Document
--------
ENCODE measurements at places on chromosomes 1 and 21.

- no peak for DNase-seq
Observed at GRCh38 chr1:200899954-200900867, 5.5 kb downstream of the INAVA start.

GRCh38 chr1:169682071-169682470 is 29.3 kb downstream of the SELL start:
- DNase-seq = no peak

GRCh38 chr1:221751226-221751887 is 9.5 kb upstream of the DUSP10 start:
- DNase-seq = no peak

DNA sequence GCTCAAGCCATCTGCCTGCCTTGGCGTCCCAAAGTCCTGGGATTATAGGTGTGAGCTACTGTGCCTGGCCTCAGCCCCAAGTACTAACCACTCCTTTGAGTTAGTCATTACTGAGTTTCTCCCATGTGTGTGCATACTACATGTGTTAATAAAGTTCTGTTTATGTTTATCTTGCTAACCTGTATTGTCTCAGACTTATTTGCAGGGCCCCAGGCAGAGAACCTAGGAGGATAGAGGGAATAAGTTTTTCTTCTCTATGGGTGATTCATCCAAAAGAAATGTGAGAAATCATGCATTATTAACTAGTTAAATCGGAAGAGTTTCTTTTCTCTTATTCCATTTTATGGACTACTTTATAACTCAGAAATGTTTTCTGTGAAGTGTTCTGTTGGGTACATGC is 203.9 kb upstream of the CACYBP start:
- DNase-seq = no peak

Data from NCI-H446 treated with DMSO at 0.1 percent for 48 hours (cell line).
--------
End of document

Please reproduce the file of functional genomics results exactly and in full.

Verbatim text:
ENCODE measurements at places on chromosomes 1 and 21.

- no peak for DNase-seq
Observed at GRCh38 chr1:200899954-200900867, 5.5 kb downstream of the INAVA start.

GRCh38 chr1:169682071-169682470 is 29.3 kb downstream of the SELL start:
- DNase-seq = no peak

GRCh38 chr1:221751226-221751887 is 9.5 kb upstream of the DUSP10 start:
- DNase-seq = no peak

DNA sequence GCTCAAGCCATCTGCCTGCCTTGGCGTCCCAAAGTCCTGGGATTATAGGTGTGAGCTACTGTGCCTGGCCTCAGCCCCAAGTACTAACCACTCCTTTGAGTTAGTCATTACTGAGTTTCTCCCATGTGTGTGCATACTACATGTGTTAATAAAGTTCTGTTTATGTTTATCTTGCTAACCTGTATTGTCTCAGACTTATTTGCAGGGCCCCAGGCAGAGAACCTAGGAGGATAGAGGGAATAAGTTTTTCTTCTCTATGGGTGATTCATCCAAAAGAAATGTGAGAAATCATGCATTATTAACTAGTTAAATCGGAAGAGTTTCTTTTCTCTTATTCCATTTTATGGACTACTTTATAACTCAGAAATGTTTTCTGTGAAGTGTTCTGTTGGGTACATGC is 203.9 kb upstream of the CACYBP start:
- DNase-seq = no peak

Data from NCI-H446 treated with DMSO at 0.1 percent for 48 hours (cell line).